I will say that Bill and the Doctor are arguably the best pairing we’ve seen on the show in a long time. One Facebook friend, in reviewing this episode, said (I’m paraphrasing here, can’t find the exact quote now that I need it) that this wasn’t his favorite episode, but Peter Capaldi and Pearl Mackie are so good together that they can take a good episode and sell it as a great episode. I can agree with that; I find them to be as strong a pair as the Seventh Doctor and Ace. Bill continues to be well-written in this episode, with her seeing things from a different perspective, asking questions no one else would think to ask, like about the distance of the seats around the console. Her reactions to new situations are incredibly genuine and realistic, and the viewer can instantly connect with her believability. I was disappointed to see so little of Nardole this week, and I’m not sure where his overtly adverse reaction to Bill comes from, but I’m looking forward to seeing their relationship furthered (we see them hug in one of the trailers, so obviously things improve).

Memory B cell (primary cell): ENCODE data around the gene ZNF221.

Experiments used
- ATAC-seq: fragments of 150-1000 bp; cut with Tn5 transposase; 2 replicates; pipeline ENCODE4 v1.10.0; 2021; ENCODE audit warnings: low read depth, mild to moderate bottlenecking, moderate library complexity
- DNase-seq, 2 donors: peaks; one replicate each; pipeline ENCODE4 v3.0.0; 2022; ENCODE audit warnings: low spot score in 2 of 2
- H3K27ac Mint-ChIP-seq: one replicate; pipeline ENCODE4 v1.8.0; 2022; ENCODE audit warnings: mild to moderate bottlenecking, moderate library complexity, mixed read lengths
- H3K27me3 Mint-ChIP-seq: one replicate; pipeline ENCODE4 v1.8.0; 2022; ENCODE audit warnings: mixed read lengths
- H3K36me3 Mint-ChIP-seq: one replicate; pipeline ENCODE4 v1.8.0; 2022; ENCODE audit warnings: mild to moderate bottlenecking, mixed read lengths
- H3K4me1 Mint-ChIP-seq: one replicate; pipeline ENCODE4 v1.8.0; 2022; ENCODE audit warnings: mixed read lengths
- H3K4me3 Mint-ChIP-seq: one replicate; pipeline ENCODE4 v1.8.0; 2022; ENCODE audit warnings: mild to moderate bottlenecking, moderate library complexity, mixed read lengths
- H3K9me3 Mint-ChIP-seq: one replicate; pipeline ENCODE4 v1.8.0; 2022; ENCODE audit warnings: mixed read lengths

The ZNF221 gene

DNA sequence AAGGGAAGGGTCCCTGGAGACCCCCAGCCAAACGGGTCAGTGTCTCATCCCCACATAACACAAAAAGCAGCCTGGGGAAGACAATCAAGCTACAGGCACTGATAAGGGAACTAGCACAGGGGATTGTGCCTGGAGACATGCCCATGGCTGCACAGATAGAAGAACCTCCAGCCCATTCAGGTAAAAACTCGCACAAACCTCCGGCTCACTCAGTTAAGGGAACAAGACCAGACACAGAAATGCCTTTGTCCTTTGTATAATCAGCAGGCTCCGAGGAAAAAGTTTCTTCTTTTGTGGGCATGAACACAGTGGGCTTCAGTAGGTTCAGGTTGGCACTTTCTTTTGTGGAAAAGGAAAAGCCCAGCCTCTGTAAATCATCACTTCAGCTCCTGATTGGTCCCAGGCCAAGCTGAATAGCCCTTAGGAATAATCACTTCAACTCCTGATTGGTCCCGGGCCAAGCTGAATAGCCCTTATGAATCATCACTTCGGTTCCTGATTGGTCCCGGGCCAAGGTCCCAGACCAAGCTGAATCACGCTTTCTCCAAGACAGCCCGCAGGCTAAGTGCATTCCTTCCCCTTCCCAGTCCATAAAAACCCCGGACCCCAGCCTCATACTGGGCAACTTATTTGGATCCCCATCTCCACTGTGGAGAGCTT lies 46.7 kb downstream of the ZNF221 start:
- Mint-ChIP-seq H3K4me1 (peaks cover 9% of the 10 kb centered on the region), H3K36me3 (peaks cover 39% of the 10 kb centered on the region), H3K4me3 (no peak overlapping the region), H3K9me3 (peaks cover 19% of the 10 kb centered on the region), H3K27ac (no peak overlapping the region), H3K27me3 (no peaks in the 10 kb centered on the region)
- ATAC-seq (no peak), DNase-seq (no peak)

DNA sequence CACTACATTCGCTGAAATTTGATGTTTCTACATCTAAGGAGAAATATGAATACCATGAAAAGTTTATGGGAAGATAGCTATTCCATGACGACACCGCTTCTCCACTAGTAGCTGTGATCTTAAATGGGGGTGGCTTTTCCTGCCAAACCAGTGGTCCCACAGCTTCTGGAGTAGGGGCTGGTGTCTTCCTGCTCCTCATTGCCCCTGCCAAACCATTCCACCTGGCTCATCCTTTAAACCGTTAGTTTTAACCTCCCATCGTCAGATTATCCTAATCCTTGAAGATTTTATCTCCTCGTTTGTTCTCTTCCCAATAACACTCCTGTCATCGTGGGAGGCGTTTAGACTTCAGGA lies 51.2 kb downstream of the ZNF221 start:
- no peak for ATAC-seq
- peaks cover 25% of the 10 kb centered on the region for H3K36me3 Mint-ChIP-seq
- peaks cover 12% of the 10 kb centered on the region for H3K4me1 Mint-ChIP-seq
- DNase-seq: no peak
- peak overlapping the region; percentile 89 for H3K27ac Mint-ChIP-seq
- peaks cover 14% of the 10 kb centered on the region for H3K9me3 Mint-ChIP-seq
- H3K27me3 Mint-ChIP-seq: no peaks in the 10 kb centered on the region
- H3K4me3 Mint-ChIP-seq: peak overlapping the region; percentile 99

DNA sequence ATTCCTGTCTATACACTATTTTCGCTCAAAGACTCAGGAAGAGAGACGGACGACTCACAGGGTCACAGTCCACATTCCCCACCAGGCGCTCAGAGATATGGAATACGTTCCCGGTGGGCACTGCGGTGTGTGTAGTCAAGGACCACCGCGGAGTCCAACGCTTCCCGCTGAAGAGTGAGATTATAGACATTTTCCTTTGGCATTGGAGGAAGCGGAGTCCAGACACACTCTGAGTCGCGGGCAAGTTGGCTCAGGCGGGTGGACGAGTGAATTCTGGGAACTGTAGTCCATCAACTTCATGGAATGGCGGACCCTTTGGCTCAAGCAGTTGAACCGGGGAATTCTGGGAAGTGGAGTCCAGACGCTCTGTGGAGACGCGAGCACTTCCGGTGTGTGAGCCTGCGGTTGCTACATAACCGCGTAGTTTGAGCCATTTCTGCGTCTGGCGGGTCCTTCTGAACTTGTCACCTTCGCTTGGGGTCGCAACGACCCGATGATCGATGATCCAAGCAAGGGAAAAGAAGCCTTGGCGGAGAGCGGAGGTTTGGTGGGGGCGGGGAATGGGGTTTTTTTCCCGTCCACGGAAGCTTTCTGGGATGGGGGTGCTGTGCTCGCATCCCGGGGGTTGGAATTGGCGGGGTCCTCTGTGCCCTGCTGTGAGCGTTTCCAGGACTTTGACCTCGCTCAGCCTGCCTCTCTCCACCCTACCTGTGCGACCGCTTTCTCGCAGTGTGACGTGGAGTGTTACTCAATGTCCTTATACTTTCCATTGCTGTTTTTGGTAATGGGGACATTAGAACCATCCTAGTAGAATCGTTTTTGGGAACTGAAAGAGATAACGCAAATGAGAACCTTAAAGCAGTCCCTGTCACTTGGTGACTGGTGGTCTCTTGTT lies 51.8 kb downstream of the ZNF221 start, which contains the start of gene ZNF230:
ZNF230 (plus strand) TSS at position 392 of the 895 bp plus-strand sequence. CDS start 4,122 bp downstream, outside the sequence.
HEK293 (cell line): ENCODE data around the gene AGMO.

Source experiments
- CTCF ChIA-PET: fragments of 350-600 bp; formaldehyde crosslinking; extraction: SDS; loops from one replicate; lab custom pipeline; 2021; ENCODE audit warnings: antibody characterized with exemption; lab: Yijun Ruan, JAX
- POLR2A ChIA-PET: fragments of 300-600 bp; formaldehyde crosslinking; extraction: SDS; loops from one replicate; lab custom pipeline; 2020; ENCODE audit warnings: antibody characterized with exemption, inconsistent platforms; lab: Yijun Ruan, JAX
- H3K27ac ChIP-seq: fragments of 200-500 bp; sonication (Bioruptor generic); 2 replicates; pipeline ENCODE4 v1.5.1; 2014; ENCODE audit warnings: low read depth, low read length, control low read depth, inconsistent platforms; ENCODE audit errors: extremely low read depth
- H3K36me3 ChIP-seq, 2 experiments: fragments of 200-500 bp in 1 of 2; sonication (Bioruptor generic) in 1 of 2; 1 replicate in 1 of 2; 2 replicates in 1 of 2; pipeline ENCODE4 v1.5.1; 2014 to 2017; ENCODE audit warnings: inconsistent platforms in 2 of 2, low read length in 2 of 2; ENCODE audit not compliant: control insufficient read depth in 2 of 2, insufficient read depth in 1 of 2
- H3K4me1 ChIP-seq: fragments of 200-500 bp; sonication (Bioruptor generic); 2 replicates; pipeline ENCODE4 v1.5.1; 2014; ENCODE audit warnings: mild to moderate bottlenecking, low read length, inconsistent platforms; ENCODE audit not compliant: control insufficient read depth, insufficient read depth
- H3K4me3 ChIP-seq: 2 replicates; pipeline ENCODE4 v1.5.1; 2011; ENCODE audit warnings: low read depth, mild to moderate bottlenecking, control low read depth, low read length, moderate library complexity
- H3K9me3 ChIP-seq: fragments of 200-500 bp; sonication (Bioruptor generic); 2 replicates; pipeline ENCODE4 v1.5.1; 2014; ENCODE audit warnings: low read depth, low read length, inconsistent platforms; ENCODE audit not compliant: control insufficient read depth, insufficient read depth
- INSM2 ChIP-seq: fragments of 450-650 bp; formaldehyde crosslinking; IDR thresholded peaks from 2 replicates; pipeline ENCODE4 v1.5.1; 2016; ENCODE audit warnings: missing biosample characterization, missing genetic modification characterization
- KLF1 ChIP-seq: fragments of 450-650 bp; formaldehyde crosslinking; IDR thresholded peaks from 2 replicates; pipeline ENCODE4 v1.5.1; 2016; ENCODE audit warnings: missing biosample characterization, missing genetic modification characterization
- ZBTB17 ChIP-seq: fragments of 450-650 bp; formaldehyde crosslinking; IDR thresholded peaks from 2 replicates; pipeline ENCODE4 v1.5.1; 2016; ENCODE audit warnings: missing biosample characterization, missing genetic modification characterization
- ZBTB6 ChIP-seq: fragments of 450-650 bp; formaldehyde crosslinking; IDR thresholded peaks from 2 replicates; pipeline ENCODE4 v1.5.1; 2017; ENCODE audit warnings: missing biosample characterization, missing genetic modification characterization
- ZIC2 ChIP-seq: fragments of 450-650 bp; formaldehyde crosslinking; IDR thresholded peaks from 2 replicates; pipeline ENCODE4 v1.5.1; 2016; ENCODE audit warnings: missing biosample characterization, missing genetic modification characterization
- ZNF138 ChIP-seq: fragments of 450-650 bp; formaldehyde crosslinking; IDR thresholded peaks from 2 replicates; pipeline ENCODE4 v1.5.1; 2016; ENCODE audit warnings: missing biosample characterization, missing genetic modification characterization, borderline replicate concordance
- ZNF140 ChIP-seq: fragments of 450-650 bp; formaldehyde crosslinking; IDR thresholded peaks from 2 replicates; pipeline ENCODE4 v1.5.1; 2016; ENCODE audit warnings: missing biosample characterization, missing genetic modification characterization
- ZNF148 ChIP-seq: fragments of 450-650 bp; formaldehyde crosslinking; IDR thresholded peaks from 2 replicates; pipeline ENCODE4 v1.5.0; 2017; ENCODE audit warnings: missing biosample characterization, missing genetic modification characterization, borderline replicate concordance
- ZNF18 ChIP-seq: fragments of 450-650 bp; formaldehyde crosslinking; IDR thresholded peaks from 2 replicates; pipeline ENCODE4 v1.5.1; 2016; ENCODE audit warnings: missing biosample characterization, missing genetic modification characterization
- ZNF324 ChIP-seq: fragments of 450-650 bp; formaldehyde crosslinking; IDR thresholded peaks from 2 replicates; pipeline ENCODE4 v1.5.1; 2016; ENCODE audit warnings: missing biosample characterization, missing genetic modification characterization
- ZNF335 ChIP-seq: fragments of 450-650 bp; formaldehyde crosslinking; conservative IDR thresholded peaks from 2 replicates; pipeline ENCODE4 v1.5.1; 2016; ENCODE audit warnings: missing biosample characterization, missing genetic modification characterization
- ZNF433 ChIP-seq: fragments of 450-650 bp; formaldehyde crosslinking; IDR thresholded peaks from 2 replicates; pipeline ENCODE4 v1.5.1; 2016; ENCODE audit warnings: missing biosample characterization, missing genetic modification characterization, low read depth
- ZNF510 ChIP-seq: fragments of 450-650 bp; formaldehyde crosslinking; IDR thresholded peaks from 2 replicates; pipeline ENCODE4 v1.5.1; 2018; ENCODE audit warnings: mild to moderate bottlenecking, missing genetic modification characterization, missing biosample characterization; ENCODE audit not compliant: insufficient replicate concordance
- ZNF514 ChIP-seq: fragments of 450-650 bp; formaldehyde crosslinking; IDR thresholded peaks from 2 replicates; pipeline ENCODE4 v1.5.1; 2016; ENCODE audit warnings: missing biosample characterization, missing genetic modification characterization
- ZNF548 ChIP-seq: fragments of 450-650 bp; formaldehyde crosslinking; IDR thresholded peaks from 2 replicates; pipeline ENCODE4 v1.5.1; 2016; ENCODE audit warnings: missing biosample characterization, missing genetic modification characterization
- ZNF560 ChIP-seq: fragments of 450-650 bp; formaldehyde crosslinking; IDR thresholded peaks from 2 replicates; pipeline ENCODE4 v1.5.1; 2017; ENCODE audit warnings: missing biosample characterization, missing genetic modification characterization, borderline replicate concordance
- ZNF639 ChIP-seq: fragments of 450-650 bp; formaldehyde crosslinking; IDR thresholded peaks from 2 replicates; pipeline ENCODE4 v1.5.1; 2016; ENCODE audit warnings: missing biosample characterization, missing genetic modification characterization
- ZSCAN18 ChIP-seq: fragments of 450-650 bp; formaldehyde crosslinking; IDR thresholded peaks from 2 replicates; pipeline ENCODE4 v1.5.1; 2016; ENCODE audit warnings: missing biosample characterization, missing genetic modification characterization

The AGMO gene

The setting – the City of Arts and Sciences in Valencia – is nothing short of spectacular, lending the episode a truly otherworldly and alien feel to it. It’s easy to forget that this structure is indeed in Spain! Built by Spanish architect Santiago Calatrava over a span of a decade (1998-2009), this massive complex is home to a science museum, an aquarium, an IMAX theatre, an opera house, a multipurpose event venue, a landscaped garden walk, etc. This structure alone makes “Smile” an on-screen standout.
What to me is great about this episode, a trend that continues on from Series 9, is that it’s pretty much a standalone episode unencumbered by whatever the season arc is (all that stuff about the vault). It’s mentioned a few times, but it never intrudes on this episode’s territory, allowing it to tell its story without feeling rushed. While it’ll never go down as one of the greats, “Smile” was a perfectly enjoyable outing, helped mightily by the wonderful team of Capaldi and Mackie. I wish we were going to be getting more than one season of these two together.
One final thing: When Bill and the Doctor were entering the spaceship, did you notice what was emblazoned on the hatch? Erehwon – ‘Nowhere’ spelled backward. Is that something that’s going to factor in down the pike? It’s most likely a reference to Erewhon (with the ‘w’ and ‘h’ reversed), an 1872 novel by Samuel Butler that takes place in a future Utopia. The difference is that Erewhon contains no machines at all, because of the fear that they would, through Darwinian evolution, develop consciousness and become dangerous. Maybe these colonists should have read that book.
Coming Up Next: Something living under the Thames…
If you enjoyed this review and would like to read more, order a copy of my book Doctor Who’s Greatest Hits: An Unauthorized Guide to the Best Stories From Time and Space!